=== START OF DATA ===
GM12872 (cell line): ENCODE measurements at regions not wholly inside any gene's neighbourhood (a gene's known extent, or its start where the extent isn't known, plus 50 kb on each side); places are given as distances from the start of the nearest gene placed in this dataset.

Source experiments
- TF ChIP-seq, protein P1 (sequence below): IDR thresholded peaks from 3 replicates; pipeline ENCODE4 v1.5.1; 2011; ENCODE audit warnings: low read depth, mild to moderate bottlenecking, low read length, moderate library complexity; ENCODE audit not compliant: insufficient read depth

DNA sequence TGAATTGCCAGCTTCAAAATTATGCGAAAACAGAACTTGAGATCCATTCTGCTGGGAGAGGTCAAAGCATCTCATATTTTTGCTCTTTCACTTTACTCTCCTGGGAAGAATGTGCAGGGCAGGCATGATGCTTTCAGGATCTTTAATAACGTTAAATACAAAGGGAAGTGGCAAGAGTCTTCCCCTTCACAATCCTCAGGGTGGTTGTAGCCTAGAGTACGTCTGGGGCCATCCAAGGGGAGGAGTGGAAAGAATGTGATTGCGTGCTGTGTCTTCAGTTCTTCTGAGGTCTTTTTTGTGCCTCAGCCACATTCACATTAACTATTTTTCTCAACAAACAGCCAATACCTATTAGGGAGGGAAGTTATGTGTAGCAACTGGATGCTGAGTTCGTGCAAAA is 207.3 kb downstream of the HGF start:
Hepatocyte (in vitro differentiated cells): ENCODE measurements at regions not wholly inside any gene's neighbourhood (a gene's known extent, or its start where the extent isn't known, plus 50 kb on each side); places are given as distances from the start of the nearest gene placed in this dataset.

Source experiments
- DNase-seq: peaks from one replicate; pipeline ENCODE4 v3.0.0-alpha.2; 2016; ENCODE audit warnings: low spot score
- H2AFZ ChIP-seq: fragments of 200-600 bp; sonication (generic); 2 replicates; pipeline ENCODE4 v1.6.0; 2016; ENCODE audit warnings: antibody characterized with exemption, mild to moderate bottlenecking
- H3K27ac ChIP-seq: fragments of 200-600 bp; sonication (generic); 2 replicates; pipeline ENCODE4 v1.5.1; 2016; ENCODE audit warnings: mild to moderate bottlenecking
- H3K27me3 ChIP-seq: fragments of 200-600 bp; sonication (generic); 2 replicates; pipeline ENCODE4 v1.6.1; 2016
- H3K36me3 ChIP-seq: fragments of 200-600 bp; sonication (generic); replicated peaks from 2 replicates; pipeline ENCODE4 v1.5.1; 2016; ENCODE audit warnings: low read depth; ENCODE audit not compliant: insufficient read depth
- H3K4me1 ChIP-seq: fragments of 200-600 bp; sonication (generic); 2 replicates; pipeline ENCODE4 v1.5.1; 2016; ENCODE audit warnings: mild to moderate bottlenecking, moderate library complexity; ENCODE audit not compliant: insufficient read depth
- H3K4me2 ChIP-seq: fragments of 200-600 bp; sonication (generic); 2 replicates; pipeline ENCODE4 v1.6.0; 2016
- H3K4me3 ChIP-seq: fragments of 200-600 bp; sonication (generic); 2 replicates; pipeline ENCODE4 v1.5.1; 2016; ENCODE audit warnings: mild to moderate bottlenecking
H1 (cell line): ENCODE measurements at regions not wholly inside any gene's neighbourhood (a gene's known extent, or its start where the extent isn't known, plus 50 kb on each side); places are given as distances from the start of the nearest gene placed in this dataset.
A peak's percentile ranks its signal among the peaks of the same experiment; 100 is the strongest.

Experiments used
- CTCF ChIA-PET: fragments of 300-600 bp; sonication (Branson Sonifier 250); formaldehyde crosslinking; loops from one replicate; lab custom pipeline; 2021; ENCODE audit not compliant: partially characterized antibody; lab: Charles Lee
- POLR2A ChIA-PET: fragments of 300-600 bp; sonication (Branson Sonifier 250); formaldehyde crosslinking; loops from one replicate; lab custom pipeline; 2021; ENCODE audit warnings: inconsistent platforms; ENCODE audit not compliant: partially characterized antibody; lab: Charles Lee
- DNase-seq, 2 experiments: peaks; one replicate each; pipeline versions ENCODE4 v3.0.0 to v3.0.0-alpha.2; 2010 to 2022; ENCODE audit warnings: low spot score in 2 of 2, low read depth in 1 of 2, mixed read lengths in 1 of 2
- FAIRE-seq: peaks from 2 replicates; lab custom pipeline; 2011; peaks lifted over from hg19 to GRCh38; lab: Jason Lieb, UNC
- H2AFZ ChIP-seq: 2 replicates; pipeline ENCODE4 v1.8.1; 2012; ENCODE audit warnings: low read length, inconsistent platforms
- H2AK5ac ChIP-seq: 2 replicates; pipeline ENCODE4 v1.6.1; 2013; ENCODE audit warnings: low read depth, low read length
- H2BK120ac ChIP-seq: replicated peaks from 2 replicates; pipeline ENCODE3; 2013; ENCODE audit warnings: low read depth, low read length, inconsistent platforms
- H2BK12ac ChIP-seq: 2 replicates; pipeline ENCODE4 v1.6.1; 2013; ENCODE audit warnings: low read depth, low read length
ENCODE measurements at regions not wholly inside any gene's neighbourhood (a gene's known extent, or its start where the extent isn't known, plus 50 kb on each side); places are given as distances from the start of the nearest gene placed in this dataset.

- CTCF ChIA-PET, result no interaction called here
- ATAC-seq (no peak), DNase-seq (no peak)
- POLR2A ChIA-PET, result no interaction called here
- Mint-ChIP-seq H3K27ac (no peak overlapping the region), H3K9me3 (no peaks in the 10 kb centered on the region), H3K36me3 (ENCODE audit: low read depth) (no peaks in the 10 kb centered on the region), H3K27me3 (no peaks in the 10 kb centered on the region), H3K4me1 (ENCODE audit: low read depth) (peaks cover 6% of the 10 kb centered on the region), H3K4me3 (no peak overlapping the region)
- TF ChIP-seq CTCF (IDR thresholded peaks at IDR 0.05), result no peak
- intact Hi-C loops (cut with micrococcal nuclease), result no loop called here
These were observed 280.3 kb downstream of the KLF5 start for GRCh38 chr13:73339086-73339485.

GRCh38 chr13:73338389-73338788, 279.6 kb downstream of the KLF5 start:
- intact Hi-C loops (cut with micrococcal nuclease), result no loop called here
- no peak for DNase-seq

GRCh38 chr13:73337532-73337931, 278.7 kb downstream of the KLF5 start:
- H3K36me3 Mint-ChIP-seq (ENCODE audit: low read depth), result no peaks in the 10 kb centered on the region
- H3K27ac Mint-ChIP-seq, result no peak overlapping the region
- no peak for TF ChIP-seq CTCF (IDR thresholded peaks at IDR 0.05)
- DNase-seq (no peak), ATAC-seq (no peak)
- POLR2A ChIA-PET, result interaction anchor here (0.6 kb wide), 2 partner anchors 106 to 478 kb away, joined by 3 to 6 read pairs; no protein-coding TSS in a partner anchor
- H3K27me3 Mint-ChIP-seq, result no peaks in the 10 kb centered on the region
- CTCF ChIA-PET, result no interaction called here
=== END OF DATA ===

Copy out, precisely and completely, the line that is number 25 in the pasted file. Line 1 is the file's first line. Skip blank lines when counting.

- H2BK12ac ChIP-seq: 2 replicates; pipeline ENCODE4 v1.6.1; 2013; ENCODE audit warnings: low read depth, low read length